It was a small, peaceful, and flat glade amid the deciduous hills, not a valley really, but a small depression, an acre or maybe even less. It was pretty if not grand. The dappled sunlight touched the forest floor with sufficient light to sustain a few native grasses and shrubs. The water oaks and poplars and beech showed red and yellow and orange in the fall. I never passed this place without stopping and surveying the view. Sometimes I even briefly reclined and rested against the only conifer in the glade, a thick and soaring yellow pine.
Despite its tranquility and beauty, this place made me sick. I could neither avoid it nor explain it. As soon as my feet touched its sod, I began to feel vaguely nauseous and dizzy, not such that I might swoon or vomit but sufficient for notice. I attempted to attribute the sensation to some common terrestrial origin. Perhaps, I hypothesized, there was some plant or herb flourishing nearby that elicited an allergic response. I carefully surveyed each and every growth in the glade and found no species with which I was not familiar.
I contemplated avoiding the region entirely, but God abhors a coward. Surely, I had experienced a natural affliction when I first found the glade and my mind began to associate the location with that first sickness. I know the mind is capable of such chicanery. A man can’t always trust his senses. The smallest thing disturbs them. I soon began to force myself to endure if not enjoy my visits, and I must admit that the sensation was somewhat diminished, though not entirely absent. Yesterday I came to my glade for the last time, and I shall never return. As I approached, I again felt that familiar though diminished wave, but persevered. I reclined against my pine and the sickness began to pass, completely, and I found myself in a state of what I can only describe as complete bliss, as if I had consumed a hypnotic potion of some sort. I lingered in this state for what must have been an hour or more before falling into a deep and absolute sleep.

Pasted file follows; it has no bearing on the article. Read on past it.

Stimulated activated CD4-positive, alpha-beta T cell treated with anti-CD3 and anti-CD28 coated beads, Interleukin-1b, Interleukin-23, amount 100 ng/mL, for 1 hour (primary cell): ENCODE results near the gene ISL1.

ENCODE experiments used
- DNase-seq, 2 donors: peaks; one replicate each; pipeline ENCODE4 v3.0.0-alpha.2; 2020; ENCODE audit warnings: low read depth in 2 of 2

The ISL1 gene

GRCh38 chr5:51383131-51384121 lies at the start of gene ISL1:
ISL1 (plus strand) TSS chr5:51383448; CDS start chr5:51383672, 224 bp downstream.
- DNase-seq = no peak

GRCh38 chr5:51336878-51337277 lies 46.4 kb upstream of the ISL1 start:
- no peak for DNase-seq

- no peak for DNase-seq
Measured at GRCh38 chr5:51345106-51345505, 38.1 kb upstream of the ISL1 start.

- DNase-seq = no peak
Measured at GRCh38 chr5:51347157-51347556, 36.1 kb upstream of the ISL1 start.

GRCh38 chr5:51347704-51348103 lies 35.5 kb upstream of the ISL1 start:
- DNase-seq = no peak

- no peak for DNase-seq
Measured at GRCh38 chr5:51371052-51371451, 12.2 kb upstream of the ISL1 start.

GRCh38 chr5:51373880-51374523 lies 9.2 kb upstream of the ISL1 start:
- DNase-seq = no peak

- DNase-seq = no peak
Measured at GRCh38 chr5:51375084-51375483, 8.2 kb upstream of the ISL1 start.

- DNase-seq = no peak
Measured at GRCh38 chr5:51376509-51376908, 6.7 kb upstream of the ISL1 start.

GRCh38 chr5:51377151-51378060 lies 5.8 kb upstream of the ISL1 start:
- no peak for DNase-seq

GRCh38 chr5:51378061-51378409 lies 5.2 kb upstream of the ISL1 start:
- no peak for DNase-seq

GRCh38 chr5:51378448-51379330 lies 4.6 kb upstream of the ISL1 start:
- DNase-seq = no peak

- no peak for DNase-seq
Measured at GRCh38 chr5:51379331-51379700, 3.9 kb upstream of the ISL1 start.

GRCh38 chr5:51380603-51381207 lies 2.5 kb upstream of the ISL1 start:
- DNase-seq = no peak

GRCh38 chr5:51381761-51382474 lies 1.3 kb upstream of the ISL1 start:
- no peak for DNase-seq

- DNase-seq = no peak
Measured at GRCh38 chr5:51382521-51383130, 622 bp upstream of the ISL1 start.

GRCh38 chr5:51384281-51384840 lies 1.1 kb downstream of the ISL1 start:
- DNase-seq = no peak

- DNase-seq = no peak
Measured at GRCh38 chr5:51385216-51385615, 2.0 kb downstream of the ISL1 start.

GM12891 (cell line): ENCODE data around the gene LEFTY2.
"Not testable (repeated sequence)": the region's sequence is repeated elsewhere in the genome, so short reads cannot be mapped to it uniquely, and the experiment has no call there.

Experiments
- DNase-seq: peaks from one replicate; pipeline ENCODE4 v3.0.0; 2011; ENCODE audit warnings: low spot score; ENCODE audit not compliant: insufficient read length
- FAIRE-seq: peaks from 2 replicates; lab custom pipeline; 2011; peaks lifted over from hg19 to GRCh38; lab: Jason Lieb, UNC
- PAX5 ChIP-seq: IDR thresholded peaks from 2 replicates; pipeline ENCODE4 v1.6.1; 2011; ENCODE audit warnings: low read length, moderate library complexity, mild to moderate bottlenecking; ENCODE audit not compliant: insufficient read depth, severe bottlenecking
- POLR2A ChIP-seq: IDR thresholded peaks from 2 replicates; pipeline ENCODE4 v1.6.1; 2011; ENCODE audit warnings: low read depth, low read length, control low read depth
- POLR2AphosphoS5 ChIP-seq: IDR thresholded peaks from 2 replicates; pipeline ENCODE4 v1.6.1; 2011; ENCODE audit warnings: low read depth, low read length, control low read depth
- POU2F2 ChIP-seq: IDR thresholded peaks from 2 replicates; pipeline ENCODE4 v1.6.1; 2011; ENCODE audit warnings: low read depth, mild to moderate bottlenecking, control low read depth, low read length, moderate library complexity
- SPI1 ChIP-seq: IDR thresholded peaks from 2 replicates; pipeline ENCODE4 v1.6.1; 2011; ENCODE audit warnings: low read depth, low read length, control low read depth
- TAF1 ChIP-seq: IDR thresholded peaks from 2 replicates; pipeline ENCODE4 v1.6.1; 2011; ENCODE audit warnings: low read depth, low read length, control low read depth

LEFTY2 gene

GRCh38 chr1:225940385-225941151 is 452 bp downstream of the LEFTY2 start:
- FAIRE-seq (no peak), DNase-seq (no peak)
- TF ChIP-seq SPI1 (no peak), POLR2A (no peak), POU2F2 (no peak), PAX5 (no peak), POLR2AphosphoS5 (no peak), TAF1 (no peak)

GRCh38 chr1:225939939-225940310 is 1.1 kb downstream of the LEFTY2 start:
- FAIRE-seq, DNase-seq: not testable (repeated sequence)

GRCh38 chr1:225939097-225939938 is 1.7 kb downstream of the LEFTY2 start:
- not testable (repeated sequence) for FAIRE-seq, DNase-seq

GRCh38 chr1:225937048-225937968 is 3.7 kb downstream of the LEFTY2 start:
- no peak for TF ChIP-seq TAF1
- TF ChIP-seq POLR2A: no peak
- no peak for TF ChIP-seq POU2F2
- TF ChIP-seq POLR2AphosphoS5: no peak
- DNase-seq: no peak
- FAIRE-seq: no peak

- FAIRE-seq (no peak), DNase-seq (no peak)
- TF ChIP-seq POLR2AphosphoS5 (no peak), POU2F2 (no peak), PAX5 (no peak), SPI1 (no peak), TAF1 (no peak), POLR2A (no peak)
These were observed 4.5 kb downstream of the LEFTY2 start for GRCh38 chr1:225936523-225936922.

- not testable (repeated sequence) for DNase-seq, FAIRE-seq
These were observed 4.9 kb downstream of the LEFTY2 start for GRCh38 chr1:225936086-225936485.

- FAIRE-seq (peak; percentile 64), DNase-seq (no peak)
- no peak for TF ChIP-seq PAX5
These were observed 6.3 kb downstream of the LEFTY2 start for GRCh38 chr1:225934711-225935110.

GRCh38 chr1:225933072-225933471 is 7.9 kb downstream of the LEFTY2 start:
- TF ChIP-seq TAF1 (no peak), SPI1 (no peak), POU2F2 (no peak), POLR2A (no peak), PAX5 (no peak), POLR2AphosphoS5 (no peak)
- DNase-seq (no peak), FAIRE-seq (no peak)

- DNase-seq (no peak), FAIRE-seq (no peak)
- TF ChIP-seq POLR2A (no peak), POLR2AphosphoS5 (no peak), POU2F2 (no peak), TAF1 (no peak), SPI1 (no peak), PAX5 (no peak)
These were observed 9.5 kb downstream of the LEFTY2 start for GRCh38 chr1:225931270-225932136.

I began to dream of my childhood and of all the seasons and of all my revelry in all of those seasons. I saw all of these things through my very eyes, as if I were living them again through my own perspective. I have never been so consoled by the past.
And then the consolation waned and my dream sky began to darken and a cold mist began to descend upon my vision. I found myself running through the very forest in the hills near where I now slept, and yet the trees and mountains lacked real color and showed only shades of gray. I ran very fast indeed. I knew that I was in pursuit of something with an absolute urgency, and yet I wasn’t sure what that something was. I sensed an overwhelming dread that the object of my chase might escape. And then I saw her for the first time. She ran fast before me and then stopped and turned and looked over her shoulder, and I knew with certainty that she was beautiful and I knew with certainty that she was running from me. I have never seen such pure terror as I saw on her stunning face and dark eyes. Her plain and thin white gown was torn and hung from only one shoulder, exposing her in a most embarrassing manner. Her bare feet, ankles, and calves leaked crimson from a hundred cuts and scratches. She turned away and began to run again, and still I followed. She soon began to tire and I began to close the distance between us. I could hear her gasping for what little air she could capture.
She ran into the glade where I now slept and dreamed. In utter breathless exhaustion, she fell to the ground beneath the thick, soaring, yellow pine. She knelt before me in complete supplication. Her race was over.
I looked down upon her in a disgust I can’t now name, justify, or explain. I procured a large intrusive plutonic rock forced to the surface from the basement of time by tectonic pressures. I hoisted the ancient Paleozoic stone and brought it down hard on the top of her skull. The impact awoke me from my nightmare. I became sick, very sick this time. I began to weep over the now-evinced memory of what I may have done.
Alan Caldwell has been teaching in Georgia since 1994 but only began submitting writing in May 2022. He has since been published in Southern Gothic Creations, Level: Deepsouth, oc87 Recovery Diaries, Black Poppy Review, The Backwoodsman, You Might Need To Hear This, The Chamber, Biostories, Heartwood Literary Journal, American Diversity Report, and Rural Fiction Magazine.